The latest U.S. Census report released a sobering set of statistics about our community wealth. The report shows that as a community, we still have work to do to evolve into a city where there are numerous pathways of opportunity. While the report is true, it is not a complete picture of what is happening in Syracuse. At H.O.P.E, we’ve experienced a super-partnership of agencies, community members, volunteers and government that has led us from formation to Phase II E.S.P.R.I funding for strategies (that you and our teams developed) in 24 months. That is neck-breaking speed for coalitions of our size. We’ve identified four areas of indicators that define poverty for our city: education, economic stability, housing, and health and have worked with nearly a dozen partners to carve out ways to attack the barriers to people’s ability to live and thrive. Poverty is an experience and that experience will not reduce the people who are working to make their lives (and this city) better each day.
The numbers, whether from the U.S. Census, or a housing report, or an education report, don’t reflect the whole picture. The number’s don’t capture the spirit of our community or reflect the voices of our neighbors. During the course of H.O.P.E’s listening sessions and interactions with the community, the common narrative that emerged was that we have a powerful tool that will help us on our path to prosperity. That asset: our community.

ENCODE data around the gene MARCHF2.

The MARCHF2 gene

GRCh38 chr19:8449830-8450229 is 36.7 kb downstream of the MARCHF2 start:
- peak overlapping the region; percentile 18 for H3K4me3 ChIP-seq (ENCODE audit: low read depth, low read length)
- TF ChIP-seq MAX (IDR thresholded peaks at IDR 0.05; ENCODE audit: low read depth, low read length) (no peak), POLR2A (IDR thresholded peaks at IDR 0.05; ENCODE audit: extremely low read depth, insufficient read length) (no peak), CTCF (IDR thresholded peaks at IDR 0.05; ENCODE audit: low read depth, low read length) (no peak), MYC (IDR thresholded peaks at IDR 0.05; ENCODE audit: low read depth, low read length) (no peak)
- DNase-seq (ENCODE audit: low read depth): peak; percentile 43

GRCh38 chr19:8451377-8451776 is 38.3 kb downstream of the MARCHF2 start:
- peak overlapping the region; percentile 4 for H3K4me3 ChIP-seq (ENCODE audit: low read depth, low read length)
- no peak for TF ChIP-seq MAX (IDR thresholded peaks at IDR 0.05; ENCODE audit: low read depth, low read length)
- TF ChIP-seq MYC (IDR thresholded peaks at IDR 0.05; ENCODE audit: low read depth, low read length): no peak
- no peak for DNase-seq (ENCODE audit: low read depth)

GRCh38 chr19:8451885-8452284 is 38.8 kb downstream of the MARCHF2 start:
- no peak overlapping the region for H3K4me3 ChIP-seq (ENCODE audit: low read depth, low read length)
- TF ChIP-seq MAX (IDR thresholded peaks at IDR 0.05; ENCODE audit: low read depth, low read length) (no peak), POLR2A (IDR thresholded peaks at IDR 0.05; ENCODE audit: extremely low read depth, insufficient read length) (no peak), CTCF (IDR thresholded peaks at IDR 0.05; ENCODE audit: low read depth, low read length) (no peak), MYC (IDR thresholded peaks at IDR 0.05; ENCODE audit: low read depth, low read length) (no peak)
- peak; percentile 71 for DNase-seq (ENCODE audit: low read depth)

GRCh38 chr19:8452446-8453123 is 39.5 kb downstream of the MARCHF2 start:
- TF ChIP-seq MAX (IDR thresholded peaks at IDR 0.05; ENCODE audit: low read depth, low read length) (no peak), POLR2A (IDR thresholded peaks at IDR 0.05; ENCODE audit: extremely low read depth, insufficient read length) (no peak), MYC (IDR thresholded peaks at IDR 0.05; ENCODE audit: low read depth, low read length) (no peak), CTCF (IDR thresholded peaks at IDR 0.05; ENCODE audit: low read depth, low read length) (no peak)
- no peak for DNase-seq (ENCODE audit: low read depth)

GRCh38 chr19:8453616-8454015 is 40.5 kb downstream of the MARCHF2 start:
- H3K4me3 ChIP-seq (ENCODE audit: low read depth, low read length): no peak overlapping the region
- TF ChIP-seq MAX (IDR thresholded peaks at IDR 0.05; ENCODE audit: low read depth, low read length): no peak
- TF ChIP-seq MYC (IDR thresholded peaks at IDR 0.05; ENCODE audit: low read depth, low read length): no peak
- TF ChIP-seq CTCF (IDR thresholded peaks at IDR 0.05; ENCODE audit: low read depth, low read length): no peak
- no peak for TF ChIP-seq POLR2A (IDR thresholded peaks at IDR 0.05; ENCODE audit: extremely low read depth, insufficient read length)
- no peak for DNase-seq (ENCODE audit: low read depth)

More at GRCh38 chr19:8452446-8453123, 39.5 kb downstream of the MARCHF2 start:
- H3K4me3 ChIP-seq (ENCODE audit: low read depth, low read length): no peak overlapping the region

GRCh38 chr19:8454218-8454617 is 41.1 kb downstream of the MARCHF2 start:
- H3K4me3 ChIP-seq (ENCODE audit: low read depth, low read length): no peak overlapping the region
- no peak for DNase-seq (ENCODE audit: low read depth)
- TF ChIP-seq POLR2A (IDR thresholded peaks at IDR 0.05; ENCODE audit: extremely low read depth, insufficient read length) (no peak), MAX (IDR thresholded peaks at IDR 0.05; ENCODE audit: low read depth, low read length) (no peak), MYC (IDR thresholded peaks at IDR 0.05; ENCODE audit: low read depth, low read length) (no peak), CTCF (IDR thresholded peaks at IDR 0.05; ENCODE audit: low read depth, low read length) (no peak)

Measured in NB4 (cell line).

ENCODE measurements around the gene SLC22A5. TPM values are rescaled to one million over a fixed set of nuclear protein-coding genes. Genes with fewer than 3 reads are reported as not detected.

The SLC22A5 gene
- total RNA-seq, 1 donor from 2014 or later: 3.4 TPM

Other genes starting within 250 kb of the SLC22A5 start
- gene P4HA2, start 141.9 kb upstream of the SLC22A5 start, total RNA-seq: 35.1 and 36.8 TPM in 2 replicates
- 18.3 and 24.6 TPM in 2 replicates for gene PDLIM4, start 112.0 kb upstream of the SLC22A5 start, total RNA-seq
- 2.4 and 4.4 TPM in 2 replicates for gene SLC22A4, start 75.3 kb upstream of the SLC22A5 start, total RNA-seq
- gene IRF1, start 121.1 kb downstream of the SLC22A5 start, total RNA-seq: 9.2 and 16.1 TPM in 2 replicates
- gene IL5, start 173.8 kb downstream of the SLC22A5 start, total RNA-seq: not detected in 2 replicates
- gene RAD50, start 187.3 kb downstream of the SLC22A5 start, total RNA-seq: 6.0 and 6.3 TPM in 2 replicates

We see that the agents working to revitalize our community corridors are spearheaded by businesses, neighbors and stakeholders brought on by our community. We saw this in the development of a healthy grocery store that has hired community members at all levels of employment (not just entry level positions) in Price Rite, and we see it in community based agencies that move people from traumatic experiences to expert service providers helping others. Agencies such as Syracuse Northeast Community Center, La Liga, and Southwest Community Center work with people and build extraordinary and strong programs and communities from that place of strength.